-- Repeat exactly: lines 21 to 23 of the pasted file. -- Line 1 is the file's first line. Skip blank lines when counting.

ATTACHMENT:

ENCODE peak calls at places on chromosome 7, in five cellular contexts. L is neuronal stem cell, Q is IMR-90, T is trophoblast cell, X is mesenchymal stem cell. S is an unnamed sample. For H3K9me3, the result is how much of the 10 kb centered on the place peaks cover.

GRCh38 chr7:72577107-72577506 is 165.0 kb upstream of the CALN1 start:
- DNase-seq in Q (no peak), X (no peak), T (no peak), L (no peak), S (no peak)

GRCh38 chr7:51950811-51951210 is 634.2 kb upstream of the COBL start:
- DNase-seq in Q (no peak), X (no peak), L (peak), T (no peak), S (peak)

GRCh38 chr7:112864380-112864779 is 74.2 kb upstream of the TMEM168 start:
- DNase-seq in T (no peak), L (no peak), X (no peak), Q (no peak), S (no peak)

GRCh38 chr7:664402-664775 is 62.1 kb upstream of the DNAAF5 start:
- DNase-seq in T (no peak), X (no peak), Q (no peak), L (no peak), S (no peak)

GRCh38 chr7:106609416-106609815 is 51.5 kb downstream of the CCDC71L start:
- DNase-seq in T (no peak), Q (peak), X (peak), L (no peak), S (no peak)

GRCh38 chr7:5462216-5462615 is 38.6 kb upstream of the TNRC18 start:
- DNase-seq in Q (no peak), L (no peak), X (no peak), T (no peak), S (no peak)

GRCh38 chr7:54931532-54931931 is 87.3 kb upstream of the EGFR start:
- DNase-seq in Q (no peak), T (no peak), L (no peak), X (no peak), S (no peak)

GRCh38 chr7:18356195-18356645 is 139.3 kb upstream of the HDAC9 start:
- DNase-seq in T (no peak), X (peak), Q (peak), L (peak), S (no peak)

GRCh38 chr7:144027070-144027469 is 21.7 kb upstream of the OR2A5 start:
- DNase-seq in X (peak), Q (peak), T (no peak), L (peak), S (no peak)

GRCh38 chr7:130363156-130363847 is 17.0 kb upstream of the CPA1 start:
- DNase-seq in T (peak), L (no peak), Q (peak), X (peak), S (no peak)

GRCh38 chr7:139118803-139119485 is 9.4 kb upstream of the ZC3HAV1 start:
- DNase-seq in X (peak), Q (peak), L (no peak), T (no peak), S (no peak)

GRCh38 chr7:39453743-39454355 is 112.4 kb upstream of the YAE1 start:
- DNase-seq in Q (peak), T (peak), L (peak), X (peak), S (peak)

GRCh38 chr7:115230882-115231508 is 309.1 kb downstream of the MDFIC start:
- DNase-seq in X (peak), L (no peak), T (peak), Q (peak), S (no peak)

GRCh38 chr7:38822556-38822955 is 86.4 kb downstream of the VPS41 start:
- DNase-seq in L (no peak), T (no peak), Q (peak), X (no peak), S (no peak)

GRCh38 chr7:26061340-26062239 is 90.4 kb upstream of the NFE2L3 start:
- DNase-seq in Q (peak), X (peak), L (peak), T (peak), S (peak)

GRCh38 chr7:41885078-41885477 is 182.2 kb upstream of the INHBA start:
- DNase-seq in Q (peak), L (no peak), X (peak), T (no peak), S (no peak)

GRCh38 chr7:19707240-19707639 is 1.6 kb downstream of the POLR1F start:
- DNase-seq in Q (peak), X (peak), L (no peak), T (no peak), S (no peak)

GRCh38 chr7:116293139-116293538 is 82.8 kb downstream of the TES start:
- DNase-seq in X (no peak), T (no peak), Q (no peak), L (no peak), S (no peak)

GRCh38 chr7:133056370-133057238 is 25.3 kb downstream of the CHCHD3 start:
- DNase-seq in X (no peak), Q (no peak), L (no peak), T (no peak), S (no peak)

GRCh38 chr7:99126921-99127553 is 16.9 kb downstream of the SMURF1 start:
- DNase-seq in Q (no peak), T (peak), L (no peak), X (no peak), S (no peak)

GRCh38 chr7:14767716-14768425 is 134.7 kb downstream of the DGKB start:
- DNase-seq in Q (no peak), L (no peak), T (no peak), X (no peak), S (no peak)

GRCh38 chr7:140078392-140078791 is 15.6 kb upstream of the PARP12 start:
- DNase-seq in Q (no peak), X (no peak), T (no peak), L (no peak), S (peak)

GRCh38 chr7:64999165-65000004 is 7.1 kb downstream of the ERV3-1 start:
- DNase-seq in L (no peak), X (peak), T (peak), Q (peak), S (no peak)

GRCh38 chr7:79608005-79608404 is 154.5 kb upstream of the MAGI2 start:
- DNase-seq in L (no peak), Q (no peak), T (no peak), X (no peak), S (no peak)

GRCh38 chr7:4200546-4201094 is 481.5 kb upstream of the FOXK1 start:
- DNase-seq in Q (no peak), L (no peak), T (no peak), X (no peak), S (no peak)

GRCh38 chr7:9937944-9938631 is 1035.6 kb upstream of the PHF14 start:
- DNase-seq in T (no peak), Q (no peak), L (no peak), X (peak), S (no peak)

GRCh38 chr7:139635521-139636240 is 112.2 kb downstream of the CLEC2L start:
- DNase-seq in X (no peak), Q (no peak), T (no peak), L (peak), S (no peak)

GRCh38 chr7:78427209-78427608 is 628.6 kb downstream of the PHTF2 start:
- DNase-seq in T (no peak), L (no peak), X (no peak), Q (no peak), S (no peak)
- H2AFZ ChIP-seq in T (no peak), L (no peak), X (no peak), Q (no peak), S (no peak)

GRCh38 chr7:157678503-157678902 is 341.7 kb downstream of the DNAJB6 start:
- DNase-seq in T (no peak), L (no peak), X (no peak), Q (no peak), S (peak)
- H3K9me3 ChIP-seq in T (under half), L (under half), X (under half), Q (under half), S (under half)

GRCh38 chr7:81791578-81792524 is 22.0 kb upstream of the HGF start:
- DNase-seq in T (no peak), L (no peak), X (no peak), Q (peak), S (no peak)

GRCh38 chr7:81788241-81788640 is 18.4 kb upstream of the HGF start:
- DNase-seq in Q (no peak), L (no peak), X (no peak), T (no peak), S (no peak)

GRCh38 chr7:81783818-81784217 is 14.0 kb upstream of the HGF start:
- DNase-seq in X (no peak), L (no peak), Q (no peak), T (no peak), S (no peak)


- DNase-seq in T (peak), L (no peak), Q (peak), X (peak), S (no peak)

GRCh38 chr7:139118803-139119485 is 9.4 kb upstream of the ZC3HAV1 start:
- DNase-seq in X (peak), Q (peak), L (no peak), T (no peak), S (no peak)